The nuclear fusion taking place inside the stars opposes its gravitational self collapsing force. But, how does physicists calculate it? I just know the classical gravitational theory and not a bit of general relativity. So, I would like to take the situation in a classical way. For example, in terms of Lyttleton-Bondi Model for the Expansion of the Universe the expansion of the universe is explained if matter has a net charge. Imagine a spherical volume containing un-ionized atomic hydrogen gas of uniform density. Assume the proton charge is $ke$ (where $e$ is the charge of an electron (this situation is taken for net charge of matter)). How to calculate the gravitational self collapsing force of this so that I could calculate the value of $k$ for which the electrostatic repulsion opposes it and the volume doesn't collapse on itself? I know how to calculate the gravitational force between masses or simple shapes(found using integration). But,I have no idea on how to calculate this.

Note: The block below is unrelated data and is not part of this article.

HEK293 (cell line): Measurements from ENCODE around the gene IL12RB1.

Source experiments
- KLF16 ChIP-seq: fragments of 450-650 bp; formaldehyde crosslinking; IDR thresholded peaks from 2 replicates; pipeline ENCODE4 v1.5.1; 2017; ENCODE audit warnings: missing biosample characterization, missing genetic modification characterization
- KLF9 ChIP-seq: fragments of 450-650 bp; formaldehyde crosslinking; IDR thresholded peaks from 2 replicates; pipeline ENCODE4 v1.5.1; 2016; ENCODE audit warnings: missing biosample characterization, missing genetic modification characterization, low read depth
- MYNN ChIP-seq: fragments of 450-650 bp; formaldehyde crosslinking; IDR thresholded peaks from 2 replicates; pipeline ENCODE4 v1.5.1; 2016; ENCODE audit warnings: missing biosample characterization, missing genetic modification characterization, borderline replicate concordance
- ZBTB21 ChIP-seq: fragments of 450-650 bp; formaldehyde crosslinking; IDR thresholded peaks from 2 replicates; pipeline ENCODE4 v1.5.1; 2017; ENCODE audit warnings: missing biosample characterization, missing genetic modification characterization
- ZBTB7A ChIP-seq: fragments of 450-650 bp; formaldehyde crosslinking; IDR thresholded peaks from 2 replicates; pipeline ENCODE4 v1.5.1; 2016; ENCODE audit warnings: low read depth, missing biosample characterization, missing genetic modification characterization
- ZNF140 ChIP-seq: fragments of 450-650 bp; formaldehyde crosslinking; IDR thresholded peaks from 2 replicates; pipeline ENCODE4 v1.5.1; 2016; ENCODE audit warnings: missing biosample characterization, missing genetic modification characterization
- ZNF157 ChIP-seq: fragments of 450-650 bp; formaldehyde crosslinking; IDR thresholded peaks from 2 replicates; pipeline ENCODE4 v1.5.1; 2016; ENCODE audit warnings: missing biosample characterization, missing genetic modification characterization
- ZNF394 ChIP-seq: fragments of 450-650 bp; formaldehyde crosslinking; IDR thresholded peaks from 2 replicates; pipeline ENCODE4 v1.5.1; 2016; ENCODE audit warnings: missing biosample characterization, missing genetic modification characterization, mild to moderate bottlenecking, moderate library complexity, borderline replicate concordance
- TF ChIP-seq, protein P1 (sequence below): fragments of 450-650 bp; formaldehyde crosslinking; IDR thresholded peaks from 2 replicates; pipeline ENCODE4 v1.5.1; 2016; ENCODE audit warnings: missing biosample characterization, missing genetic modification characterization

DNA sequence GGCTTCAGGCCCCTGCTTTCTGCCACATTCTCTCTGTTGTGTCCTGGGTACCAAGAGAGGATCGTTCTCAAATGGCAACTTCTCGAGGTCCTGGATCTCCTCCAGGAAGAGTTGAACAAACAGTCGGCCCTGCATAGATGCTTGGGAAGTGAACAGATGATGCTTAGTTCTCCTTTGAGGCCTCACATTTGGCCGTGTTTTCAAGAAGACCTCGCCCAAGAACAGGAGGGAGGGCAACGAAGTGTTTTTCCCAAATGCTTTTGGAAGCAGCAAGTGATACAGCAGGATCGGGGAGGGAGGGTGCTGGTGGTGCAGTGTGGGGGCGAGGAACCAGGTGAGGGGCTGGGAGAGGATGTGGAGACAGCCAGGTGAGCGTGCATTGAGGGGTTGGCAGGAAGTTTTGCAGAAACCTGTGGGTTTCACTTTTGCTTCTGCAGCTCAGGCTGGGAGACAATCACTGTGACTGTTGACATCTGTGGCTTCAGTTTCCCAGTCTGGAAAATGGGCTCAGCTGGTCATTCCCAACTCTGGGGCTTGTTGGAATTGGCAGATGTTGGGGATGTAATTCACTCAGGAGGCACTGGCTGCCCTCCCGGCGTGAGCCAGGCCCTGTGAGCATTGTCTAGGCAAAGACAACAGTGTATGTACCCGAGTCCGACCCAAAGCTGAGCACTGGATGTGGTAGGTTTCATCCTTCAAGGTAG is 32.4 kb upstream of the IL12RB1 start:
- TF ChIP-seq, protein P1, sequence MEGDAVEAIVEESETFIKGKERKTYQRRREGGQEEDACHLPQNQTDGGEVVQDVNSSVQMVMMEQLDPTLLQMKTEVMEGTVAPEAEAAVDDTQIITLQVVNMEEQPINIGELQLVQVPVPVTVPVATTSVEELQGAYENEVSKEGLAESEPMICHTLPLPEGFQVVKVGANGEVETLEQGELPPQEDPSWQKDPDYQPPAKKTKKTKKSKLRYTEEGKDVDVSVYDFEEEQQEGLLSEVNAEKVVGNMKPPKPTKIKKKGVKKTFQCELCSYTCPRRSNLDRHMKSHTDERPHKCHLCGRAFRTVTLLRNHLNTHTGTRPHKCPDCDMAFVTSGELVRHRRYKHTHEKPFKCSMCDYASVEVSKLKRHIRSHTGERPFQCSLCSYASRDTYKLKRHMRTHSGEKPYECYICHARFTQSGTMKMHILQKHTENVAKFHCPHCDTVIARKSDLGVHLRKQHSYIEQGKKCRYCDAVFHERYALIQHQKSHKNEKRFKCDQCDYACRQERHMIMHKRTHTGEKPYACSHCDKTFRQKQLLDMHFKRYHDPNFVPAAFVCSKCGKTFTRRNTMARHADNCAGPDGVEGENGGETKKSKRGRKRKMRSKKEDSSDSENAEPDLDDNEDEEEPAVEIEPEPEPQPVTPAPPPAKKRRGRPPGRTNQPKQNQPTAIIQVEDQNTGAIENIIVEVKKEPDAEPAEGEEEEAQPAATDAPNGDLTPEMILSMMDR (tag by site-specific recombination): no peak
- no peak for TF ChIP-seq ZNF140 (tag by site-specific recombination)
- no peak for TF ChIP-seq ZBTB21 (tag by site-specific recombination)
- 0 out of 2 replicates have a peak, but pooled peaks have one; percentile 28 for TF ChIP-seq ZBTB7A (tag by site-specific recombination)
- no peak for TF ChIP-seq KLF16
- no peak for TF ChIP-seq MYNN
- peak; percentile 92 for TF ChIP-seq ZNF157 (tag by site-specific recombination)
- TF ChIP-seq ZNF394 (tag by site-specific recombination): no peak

(Even though Lyttleton-Bondi Model for the Expansion of the Universe model is discarded I would like to proceed with this as I don't know any high level math or other theories except classical mechanics taught in high school).